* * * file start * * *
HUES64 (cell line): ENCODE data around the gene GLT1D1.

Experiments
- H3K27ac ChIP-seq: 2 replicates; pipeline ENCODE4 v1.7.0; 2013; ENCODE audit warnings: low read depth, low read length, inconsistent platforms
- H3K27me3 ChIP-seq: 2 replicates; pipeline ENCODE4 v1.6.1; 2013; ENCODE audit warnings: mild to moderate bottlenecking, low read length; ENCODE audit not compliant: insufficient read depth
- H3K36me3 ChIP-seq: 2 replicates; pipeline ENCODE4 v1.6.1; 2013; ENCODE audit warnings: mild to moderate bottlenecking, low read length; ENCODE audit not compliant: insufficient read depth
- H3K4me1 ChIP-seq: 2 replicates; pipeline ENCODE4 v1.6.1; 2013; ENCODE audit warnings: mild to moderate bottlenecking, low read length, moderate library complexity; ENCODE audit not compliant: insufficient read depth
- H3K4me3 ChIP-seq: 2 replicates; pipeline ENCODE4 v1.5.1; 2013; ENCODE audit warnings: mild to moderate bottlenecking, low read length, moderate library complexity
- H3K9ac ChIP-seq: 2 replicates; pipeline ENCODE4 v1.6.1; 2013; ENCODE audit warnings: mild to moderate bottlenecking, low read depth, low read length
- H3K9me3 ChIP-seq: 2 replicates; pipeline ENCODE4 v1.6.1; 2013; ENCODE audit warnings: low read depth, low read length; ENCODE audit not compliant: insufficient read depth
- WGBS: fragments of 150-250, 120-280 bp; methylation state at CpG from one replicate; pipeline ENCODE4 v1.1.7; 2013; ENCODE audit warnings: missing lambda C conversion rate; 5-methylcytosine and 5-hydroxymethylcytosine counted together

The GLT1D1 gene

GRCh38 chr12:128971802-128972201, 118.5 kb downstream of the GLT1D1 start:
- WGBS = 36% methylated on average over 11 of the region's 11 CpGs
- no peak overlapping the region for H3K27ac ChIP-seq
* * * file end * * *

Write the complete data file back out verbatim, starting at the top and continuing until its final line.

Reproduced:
HUES64 (cell line): ENCODE data around the gene GLT1D1.

Experiments
- H3K27ac ChIP-seq: 2 replicates; pipeline ENCODE4 v1.7.0; 2013; ENCODE audit warnings: low read depth, low read length, inconsistent platforms
- H3K27me3 ChIP-seq: 2 replicates; pipeline ENCODE4 v1.6.1; 2013; ENCODE audit warnings: mild to moderate bottlenecking, low read length; ENCODE audit not compliant: insufficient read depth
- H3K36me3 ChIP-seq: 2 replicates; pipeline ENCODE4 v1.6.1; 2013; ENCODE audit warnings: mild to moderate bottlenecking, low read length; ENCODE audit not compliant: insufficient read depth
- H3K4me1 ChIP-seq: 2 replicates; pipeline ENCODE4 v1.6.1; 2013; ENCODE audit warnings: mild to moderate bottlenecking, low read length, moderate library complexity; ENCODE audit not compliant: insufficient read depth
- H3K4me3 ChIP-seq: 2 replicates; pipeline ENCODE4 v1.5.1; 2013; ENCODE audit warnings: mild to moderate bottlenecking, low read length, moderate library complexity
- H3K9ac ChIP-seq: 2 replicates; pipeline ENCODE4 v1.6.1; 2013; ENCODE audit warnings: mild to moderate bottlenecking, low read depth, low read length
- H3K9me3 ChIP-seq: 2 replicates; pipeline ENCODE4 v1.6.1; 2013; ENCODE audit warnings: low read depth, low read length; ENCODE audit not compliant: insufficient read depth
- WGBS: fragments of 150-250, 120-280 bp; methylation state at CpG from one replicate; pipeline ENCODE4 v1.1.7; 2013; ENCODE audit warnings: missing lambda C conversion rate; 5-methylcytosine and 5-hydroxymethylcytosine counted together

The GLT1D1 gene

GRCh38 chr12:128971802-128972201, 118.5 kb downstream of the GLT1D1 start:
- WGBS = 36% methylated on average over 11 of the region's 11 CpGs
- no peak overlapping the region for H3K27ac ChIP-seq